The decision to fold Vibe comes almost exactly one year after SpinMedia’s previous CEO — Steve Hansen — announced he was resurrecting the title by printing four issues per year.

Blackwell said vibe.com will continue as a digital-only publication. ”When I look at what was going on here prior to my tenure, I think that some of the resources… if we’re directing resources toward print, that intrinsically means that we’re directing resources away from digital,” he told Capital New York. “I’m here to commit to directing all of our resources toward the digital side of Vibe.”

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Condé on the Hunt for Digital Executive

CondeNastLogoCondé Nast is on the hunt for a digital executive. According to Ad Age, the company’s president — Bob Sauerberg — is leading the search for either a digital president of chief digital officer.

If Condé does hire someone to focus soley on the digital side of the publisher’s brands, it will be taking a page from its rivals’ book. Hearst tapped Troy Young as president of Hearst Magazines Digital Media last year, and Time Inc. hired Scott Havens as senior vice president of digital in February. Havens even went so far as to proclaim that Time Inc. wasn’t a magazine company, it was a “media company with a portfolio.”

We imagine plenty of people would be excited to lead Condé’s digital efforts. We’ll be watching to see who gets the honor (and the workload).

Fox’s Chase Carey on Time Warner: ‘We’ve Moved On’

Chase Carey GChase Carey, president and COO of 21st Century Fox, wants everyone to know that his company is already healing from the heartbreak of not acquiring Time Warner. “We’ve moved on,” Carey said, during a London TV industry conference. “We don’t want to be revisiting something that is in the past or implying that we are continuing to be engaged.”

Carey and 21st Century Fox had tried to purchase Time Warner for $80 billion last month, but the offer was rejected. At the time, Rupert Murdoch put the blame squarely on Time Warner’s shoulders. “Time Warner management and its Board refused to engage with us to explore an offer which was highly compelling,” he explained.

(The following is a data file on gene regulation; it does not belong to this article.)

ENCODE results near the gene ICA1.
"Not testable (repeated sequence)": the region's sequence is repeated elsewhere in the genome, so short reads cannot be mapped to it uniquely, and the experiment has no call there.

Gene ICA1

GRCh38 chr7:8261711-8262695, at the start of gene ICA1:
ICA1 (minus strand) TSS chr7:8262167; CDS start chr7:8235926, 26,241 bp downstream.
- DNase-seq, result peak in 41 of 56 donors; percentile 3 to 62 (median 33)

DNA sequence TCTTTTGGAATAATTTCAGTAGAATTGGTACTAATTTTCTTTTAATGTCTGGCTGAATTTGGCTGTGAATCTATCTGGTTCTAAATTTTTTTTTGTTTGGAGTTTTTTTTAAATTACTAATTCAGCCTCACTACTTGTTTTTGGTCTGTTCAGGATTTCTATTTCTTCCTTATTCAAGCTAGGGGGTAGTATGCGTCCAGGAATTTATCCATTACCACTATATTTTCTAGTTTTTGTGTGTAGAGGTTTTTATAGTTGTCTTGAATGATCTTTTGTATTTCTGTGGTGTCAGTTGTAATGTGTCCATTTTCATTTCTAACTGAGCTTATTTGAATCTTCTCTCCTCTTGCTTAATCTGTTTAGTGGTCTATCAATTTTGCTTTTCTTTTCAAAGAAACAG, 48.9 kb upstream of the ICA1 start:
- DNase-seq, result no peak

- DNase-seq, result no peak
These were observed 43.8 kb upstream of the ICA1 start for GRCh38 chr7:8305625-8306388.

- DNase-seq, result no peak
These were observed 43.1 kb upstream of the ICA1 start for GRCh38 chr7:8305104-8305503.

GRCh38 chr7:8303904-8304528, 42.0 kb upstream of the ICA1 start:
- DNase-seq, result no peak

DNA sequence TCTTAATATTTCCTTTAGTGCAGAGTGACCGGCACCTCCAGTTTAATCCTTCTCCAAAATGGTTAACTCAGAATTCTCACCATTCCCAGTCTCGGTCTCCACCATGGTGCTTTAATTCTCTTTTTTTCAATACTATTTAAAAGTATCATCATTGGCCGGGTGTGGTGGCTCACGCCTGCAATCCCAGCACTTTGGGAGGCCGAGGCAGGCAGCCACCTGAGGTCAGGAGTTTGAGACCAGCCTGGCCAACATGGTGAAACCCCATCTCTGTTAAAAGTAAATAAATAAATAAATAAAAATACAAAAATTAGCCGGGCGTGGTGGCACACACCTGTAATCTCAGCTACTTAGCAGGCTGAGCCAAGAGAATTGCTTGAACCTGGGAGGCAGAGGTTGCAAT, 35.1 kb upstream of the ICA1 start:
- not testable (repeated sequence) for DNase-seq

According to Variety, Carey added that for now, at least, there are no other companies worth pursuing. “We don’t have an acquisition list,” he said. “Time Warner was a unique opportunity for us.” Hey, buck up buddy. There’s other media companies in the sea.

Bloomberg Has No Comment on Bloomberg

Bloomberg News will not be commenting on Michael Bloomberg returning to Bloomberg LP. According to The New York Times, Bloomberg LP has a policy to never report on itself, and that includes when the sheriff returns to town. Even if that town was founded by — and named after — the sheriff.

Bloomberg’s policy reads that “Bloomberg News doesn’t originate stories about the company” and therefore will not cover the “wealth or personal life” of its 72-year-old majority owner and founder.

Matthew Winkler, Bloomberg News’ editor-in-chief, told the Times in an email that self-reporting was “an inherent conflict of interest and no outlet does it well.”

Even if that were true (we beg to differ, because the Times does it quite well), it’s not much of a reason. A media company should be as transparent as possible, even if it feels awkward to do so.

[Image: Liv Radin/Shutterstock/com]

SpinMedia Cuts Tom Morrissy After Just Five Months

SpinMediaLogoSpinMedia has cut its chief revenue officer, Tom Morrissy, after only five months on the job.

Morrissy, a former publisher of Entertainment Weekly and OK!, came to the company from Selectable Media, where he served as chief revenue officer as well.

The New York Post reports that Morrissy was let go in an effort to cut costs at the still unprofitable company.

SpinMedia is nothing if not well, spinning. The company named its fourth CEO in less than two years just a few weeks ago.

Time Inc. Has its Sights Set on TV

timeinc_logo_2.25.10We finally have some insight into how Joe Ripp, Time Inc.’s CEO, plans to save the company. During the Code/Media discussion series, Ripp told Recode that the key to reviving Time Inc. was expanding its offerings, and his inspiration was National Geographic. In other words: Expect Time Inc. brands to show up on your story box in the near future.

NatGeo was once nothing more than a stack of dusty magazines in your grandfather’s study. It’s now a multimedia empire, with multiple TV networks and a successful film studio. If Ripp says NatGeo has provided a blueprint for Time Inc., TV and online videos are definitely on their way.

Ripp was confident enough in his plan that he told the audience to “Check back in six months to see how we’re doing.” We definitely will. Perhaps by turning on the TV.